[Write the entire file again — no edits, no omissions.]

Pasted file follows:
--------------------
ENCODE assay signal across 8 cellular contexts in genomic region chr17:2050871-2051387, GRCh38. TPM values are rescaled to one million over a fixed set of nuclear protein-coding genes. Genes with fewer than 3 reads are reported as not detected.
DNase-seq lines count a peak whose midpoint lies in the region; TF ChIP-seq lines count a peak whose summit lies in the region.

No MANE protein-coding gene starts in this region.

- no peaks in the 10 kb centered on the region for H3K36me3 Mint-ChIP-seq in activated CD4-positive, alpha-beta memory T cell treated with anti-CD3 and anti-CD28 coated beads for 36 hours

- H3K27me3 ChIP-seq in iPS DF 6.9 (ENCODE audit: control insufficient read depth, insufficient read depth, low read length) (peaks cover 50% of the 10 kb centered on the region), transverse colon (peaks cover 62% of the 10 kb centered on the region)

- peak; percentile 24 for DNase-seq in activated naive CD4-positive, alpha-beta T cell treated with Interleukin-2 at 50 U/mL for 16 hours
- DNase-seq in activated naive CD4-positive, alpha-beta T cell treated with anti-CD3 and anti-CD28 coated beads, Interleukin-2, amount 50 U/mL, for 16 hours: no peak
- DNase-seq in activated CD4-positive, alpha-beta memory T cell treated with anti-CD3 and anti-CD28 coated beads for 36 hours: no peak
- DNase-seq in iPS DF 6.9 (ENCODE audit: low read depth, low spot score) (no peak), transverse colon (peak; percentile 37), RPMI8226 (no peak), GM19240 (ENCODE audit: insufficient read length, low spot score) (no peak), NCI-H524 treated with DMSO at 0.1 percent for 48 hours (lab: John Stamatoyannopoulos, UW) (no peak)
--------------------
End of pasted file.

ENCODE assay signal across 8 cellular contexts in genomic region chr17:2050871-2051387, GRCh38. TPM values are rescaled to one million over a fixed set of nuclear protein-coding genes. Genes with fewer than 3 reads are reported as not detected.
DNase-seq lines count a peak whose midpoint lies in the region; TF ChIP-seq lines count a peak whose summit lies in the region.

No MANE protein-coding gene starts in this region.

- no peaks in the 10 kb centered on the region for H3K36me3 Mint-ChIP-seq in activated CD4-positive, alpha-beta memory T cell treated with anti-CD3 and anti-CD28 coated beads for 36 hours

- H3K27me3 ChIP-seq in iPS DF 6.9 (ENCODE audit: control insufficient read depth, insufficient read depth, low read length) (peaks cover 50% of the 10 kb centered on the region), transverse colon (peaks cover 62% of the 10 kb centered on the region)

- peak; percentile 24 for DNase-seq in activated naive CD4-positive, alpha-beta T cell treated with Interleukin-2 at 50 U/mL for 16 hours
- DNase-seq in activated naive CD4-positive, alpha-beta T cell treated with anti-CD3 and anti-CD28 coated beads, Interleukin-2, amount 50 U/mL, for 16 hours: no peak
- DNase-seq in activated CD4-positive, alpha-beta memory T cell treated with anti-CD3 and anti-CD28 coated beads for 36 hours: no peak
- DNase-seq in iPS DF 6.9 (ENCODE audit: low read depth, low spot score) (no peak), transverse colon (peak; percentile 37), RPMI8226 (no peak), GM19240 (ENCODE audit: insufficient read length, low spot score) (no peak), NCI-H524 treated with DMSO at 0.1 percent for 48 hours (lab: John Stamatoyannopoulos, UW) (no peak)